“In this way, we will have separate bills, each addressing a particular oil industry issue in order to avoid the pitfalls of the past.”
The Minister of State for Petroleum Resources, Dr. Ibe Kachikwu; and the Group Managing Director, Nigerian National Petroleum Corporation, Dr. Maikanti Baru, were absent at the hearing on Monday.
Commenting on their absence, Dogara said it showed the seeming lack of interest of the executive arm of government in having the PIB in place.
“I can see that the minister and the NNPC boss are not represented here. That is not a problem. On our part, we have resolved that before we break for our annual recess, we will pass these bills”, the speaker said.
FG has capacity to implement N9.1tn budget – Experts
Finance and economic experts said that the N9.1tn budget size was implementable.
Those who spoke to one of our correspondents in separate telephone interviews were the Registrar, Institute of Finance and Control of Nigeria, Mr. Godwin Eohoi; a former Director-General, Abuja Chamber of Commerce and Industry, Mr. Chijioke Ekechukwu; and a developmental economist Odilim Enwagbara
Eohoi said in view of the fact that oil prices had been on the upward trend in recent times coupled with the aggressive tax revenue drive of the Federal Government, implementing a budget of that size would not be too difficult.
He stated, “It will be possible to finance the budget of N9.1tn because looking at the oil price, it was at $50 to a barrel when the budget was presented, but now it’s selling for above $70 per barrel. So, it is still within acceptable limit for the lawmakers to raise the benchmark to $50 per barrel.
“There are other windows available for the government to generate more revenue considering the aggressive drive to raise tax revenue from six per cent of the GDP to 15 per cent. So, I think the budget is implementable by the government.”
Enwagbara said at N9.1tn, the Federal Government’s budget was still low compared to the country’s GDP size.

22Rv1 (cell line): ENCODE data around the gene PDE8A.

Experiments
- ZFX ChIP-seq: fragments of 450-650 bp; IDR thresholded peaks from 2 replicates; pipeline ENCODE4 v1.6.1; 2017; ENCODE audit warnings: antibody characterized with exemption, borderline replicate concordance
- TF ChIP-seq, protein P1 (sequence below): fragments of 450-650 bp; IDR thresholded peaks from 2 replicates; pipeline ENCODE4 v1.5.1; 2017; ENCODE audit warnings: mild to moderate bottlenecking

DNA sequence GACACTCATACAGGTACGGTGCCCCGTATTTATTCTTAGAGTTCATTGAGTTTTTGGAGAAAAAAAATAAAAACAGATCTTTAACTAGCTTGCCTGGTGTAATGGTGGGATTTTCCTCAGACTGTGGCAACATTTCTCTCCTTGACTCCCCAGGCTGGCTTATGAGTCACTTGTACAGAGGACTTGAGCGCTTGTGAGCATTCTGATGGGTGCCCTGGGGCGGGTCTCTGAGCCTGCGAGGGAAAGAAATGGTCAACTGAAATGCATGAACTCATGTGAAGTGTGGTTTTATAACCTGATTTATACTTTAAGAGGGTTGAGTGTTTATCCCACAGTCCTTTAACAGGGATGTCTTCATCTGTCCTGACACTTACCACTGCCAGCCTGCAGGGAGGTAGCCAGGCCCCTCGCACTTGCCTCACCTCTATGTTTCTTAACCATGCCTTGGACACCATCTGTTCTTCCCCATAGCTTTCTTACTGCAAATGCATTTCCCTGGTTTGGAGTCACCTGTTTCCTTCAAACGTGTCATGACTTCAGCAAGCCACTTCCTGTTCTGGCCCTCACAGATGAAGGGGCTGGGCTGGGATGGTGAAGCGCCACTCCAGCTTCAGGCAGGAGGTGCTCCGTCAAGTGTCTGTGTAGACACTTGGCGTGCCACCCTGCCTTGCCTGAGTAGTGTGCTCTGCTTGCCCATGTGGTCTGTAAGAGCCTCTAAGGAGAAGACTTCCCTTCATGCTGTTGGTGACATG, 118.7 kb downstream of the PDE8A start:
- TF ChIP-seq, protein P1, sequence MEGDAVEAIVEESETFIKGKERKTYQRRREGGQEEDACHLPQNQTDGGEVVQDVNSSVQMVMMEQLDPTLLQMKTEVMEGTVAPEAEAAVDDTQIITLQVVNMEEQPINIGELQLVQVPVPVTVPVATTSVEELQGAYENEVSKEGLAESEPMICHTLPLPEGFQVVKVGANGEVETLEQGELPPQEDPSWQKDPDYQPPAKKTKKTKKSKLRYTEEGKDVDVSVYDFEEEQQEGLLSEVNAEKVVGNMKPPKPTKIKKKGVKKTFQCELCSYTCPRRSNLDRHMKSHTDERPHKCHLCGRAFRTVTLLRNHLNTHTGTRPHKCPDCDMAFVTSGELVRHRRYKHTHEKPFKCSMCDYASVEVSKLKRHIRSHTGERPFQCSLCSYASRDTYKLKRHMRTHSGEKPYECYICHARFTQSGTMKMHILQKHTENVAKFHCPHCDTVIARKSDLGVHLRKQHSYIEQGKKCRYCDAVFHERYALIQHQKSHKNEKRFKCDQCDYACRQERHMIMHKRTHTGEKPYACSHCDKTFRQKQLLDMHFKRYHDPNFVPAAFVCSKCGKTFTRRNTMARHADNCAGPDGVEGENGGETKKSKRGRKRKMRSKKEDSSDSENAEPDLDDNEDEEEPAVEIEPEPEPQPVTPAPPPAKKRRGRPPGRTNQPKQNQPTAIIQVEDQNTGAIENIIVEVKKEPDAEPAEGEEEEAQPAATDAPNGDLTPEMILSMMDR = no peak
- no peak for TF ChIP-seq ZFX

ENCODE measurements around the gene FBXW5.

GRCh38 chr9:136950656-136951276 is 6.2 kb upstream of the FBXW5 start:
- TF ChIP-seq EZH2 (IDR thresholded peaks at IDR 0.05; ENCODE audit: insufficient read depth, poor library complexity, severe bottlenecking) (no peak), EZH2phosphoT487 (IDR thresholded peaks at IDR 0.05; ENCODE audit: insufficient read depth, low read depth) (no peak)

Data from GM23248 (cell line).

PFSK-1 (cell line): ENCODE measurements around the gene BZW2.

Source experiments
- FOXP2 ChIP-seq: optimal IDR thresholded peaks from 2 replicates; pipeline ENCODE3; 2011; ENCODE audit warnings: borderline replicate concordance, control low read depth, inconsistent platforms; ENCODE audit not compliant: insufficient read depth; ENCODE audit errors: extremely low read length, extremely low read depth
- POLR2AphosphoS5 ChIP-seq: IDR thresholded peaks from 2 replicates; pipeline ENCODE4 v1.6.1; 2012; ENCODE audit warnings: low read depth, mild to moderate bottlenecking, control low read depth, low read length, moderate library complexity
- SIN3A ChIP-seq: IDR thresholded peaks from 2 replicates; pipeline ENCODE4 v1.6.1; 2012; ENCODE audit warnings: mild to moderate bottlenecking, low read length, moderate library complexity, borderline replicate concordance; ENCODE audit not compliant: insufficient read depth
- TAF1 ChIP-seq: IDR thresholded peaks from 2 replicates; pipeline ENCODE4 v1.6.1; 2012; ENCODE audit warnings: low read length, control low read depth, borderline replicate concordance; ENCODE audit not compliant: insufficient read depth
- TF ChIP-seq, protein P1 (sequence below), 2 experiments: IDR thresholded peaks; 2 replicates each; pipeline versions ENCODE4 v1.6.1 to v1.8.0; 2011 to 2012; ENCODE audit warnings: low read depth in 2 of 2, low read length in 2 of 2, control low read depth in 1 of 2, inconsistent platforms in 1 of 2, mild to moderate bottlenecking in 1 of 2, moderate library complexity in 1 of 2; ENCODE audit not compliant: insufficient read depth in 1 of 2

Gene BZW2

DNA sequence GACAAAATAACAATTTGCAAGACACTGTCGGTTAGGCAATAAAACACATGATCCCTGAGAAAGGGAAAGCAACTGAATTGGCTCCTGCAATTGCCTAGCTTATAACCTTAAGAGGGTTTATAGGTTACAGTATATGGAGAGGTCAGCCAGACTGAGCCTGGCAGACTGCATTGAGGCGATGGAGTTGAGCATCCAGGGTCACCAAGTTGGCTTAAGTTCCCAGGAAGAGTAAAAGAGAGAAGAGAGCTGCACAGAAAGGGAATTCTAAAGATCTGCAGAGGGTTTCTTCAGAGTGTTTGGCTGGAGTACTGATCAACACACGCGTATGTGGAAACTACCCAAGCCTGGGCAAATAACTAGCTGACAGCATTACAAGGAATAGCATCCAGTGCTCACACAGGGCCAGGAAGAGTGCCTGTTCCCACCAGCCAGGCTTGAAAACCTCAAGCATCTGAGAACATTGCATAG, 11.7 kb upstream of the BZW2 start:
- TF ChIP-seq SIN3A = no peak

He noted that for the budget to make any significant impact, it must be raised to about 10 per cent of the GDP.
He stated, “Nigeria’s budget is for consumption and what they did is to increase the capital portion of the budget. But I believe we should also raise the budget benchmark price from the $50 proposed by the lawmakers to $80 per barrel to enable us to deploy more revenue to fund the budget.
“The budget should be increased further to about 10 per cent of our GDP because we have one of the lowest budgets in the world. When South Africa is budgeting about $200bn, Nigeria has about $28bn budget for the year, this is very low for us as a country.”
Ekechukwu, on his part, stated, “The increase in the budget figures by the National Assembly can be absorbed by the expected revenue from oil and other sectors.
“This revenue expectation does not obliterate the deficit end of the budget, which will still be funded by debts. Much as the debt profile of Nigeria is rising every day, the debt to the GDP ratio is still not above any tolerable benchmark.
“As far as the increase is not arising from indiscriminate and arbitrary increase for selfish gains, the budget will be implementable.”
An economic expert and Chief Executive Officer, Cowry Asset Management Limited, Mr. Johnson Chukwu, said the expected increase in revenue on the back of rising oil prices should either be used to reduce government borrowing or be channelled entirely to capital projects rather than increasing recurrent expenditure, debt servicing and statutory transfers.
He stated, “If the government is projecting an increase in revenue, that increase in revenue should have been used to bring down the amount that it is going to borrow in the fiscal year, and subsequently bring down the debt service costs. That way, the government would have had a more prudent fiscal budget.
“What will be the motivation for increasing the statutory transfers? It simply means that more money is going to the National Assembly, because part of the statutory transfers goes to the National Assembly, the judiciary and some agencies of government that are self-accounting. I think ordinarily, everybody in the National Assembly should be focused on having a more prudent financial position for the Federal Government.”